Its primary use is in the production of resins and as a chemical intermediate. It is also a by-product of combustion and certain other natural processes. This means it may be present in substantial concentrations both indoors and outdoors.
As far back as 1987 the Environmental Protection Agency classified formaldehyde as a probable human carcinogen. The International Agency for Research on Cancer (IARC) does classify formaldehyde as a human carcinogen and the California Air Resource Board (ARB) has classified formaldehyde as a Toxic Air Contaminant.

Radon - An Invisible Threat.wmv

Radon is the second leading cause of lung cancer after smoking. Radon is odorless, colorless and tasteless. It is a naturally occurring radioactive gas resulting from the decay of radium. Radon in turn breaks down into radon decay products and these decay products, either free or attached to airborne particles, are inhaled where they further decay in the lungs.

It is the emission of high-energy alpha particles during the radon decay process that increases the risk of lung cancer. When radon decay products are inhaled and deposited in the lungs, the alpha emissions penetrate the cells of the epithelium lining the lungs

Asbestos Dangers in the Home.wmv

Asbestos is a mineral fiber that in the past was added to many products to strengthen them and to provide heat insulation and fire resistance.

From studies across the globe we now know that breathing high levels of asbestos fibers can lead to an increased risk of lung cancer.

Allergens in the Home.wmv

More than 50 million Americans suffer from allergies. Some sufferers experience short-term seasonal allergies, while a growing number experience chronic, year-round allergic reactions.

Airborne allergens in the home air one of the most common causes for allergic reactions. Since many Americans spend up to 90% of their day in indoor environments it is essential to examine the air inside your home to identify what maybe causing chronic problems for you or your family.

Meth Lab Dangers - What Every Property Owner & Renter Should Know

Most of the methamphetamine abused in this country comes from foreign or domestic super-labs, although it can also be made in small, illegal laboratories, where its production endangers the people in the labs, neighbors, and the environment.

These small laboratories have been found in everything from hotel rooms and recreational vehicles to apartments and suburban homes. During the illegal production of meth, properties will often become contaminated with hazardous chemicals. These laboratories also pose a strong risk of fire or explosion.

It is essential that any property that was formally used as a meth laboratory be tested and remediated by qualified environmental professionals.

VOCs: Things Homeowners Should Know

Educational guide to volatile organic coumpounds (VOCs) found in the home.

Carbon Monoxide Dangers in the Home

Carbon monoxide is an odorless, colorless and toxic gas. Because it is impossible to see, taste or smell carbon monoxide, it can kill you before you are aware it is in even in your home.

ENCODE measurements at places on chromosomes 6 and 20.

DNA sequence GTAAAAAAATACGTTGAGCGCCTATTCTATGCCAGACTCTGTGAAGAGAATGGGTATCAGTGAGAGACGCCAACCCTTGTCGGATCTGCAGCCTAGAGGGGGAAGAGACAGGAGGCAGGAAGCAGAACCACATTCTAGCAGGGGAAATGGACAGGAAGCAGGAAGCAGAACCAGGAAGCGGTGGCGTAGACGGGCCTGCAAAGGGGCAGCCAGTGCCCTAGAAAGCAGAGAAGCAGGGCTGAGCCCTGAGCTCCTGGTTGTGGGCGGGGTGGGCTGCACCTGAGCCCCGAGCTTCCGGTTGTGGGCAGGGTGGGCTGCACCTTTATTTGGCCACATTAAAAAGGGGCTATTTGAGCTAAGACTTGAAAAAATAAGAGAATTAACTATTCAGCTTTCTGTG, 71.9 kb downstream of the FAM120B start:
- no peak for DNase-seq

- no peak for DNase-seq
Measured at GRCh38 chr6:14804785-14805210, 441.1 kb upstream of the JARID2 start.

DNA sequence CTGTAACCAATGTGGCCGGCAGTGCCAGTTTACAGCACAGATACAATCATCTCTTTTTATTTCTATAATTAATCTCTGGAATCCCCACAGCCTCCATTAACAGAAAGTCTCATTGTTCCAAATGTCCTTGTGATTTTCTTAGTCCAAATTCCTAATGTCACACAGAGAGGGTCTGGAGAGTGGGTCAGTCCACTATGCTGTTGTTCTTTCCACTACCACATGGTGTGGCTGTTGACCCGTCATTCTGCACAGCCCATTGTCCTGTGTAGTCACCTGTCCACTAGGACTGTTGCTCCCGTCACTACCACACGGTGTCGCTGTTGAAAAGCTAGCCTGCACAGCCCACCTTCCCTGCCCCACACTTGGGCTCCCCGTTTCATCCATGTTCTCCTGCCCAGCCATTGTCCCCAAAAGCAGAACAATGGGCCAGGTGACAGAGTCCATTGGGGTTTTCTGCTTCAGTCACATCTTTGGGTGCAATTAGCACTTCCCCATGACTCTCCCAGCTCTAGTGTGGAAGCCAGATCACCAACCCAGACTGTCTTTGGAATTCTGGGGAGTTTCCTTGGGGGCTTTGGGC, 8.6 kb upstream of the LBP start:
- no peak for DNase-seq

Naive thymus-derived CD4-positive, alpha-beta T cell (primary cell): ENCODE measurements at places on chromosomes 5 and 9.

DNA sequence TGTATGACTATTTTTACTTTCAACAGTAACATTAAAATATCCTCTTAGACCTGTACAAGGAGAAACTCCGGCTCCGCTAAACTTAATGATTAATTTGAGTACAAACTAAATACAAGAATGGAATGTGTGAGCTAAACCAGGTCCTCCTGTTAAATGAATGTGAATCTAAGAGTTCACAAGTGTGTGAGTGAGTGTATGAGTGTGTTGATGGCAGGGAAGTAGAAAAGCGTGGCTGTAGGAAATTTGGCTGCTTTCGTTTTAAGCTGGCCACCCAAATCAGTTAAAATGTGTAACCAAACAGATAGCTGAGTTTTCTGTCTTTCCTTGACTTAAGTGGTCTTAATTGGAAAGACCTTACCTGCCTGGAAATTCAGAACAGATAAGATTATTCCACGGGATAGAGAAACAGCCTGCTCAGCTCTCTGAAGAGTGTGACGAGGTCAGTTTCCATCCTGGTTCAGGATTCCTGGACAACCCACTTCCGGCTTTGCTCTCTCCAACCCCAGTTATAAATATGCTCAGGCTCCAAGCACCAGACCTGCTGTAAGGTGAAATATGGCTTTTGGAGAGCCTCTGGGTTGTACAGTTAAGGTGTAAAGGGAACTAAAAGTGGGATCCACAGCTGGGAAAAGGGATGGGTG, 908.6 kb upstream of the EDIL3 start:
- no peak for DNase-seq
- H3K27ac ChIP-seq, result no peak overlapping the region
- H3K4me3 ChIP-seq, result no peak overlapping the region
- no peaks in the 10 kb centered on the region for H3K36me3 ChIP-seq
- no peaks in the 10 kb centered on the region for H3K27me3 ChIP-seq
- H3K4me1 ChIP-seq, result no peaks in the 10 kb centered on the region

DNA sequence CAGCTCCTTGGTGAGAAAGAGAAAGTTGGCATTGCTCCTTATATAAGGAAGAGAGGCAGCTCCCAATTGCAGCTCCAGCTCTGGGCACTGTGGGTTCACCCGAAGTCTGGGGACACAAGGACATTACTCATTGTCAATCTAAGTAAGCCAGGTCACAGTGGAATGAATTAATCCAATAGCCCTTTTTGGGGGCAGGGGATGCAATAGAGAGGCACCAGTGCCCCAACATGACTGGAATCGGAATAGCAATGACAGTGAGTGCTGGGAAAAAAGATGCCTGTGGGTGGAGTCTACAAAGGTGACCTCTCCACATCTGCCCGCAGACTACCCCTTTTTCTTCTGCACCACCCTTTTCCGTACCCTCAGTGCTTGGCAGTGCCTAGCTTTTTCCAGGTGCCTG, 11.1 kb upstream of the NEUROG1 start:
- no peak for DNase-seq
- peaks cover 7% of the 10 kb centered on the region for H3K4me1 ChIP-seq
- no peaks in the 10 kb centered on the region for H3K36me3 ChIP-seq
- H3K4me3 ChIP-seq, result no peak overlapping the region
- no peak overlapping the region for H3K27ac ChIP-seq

Biological Contaminants in the Home

The typical home is full of biological contaminants. They include bacteria, mold and mildew, viruses, animal dander and cat saliva, house dust mites, cockroaches and pollen. If there are sensitized or susceptible individuals in the home, or when these contaminants are at elevated levels, people can become sick.

Lead Swabs Instructional Video

One method to test for lead in paint and on surfaces is the LeadCheck swab. Lead check swabs are a convenient instantaneous test for the determination of the presence of lead.

To use first simply remove the swab from the case. On the side of the swab there are indicators to be pressed to activate the liquid solution for testing. Press each indicator in the order written to activate the 2 chemicals.
Then swab the suspect area and look for a chemical reaction. If lead is present the applicator tip will turn red.

Paint chips and other materials can also be sent to EMSL Analytical's accredited laboratory for analyses for lead or other harmful materials.

E. coli Video

E. coli are a large and diverse group of bacteria. Although most strains of E. coli are harmless, others can make people sick. Some kinds of E. coli can cause diarrhea, while others cause urinary tract infections, respiratory illness and pneumonia, and other illnesses. Still other kinds of E. coli are used as markers for water contamination.

The Indoor Air Quality Association IAQA


Combustion Products & Indoor Air Quality (IAQ)

In addition to environmental tobacco smoke, there are many sources of combustion products in the typical home. These include unvented


Combustion Products & Indoor Air Quality (IAQ)

In addition to environmental tobacco smoke, there are many sources of combustion products in the typical home. These include unvented kerosene and gas space heaters, woodstoves, fireplaces and gas stoves.

The major pollutants released from these items include carbon monoxide, nitrogen dioxide and particles. Unvented kerosene heaters may also generate acid aerosols.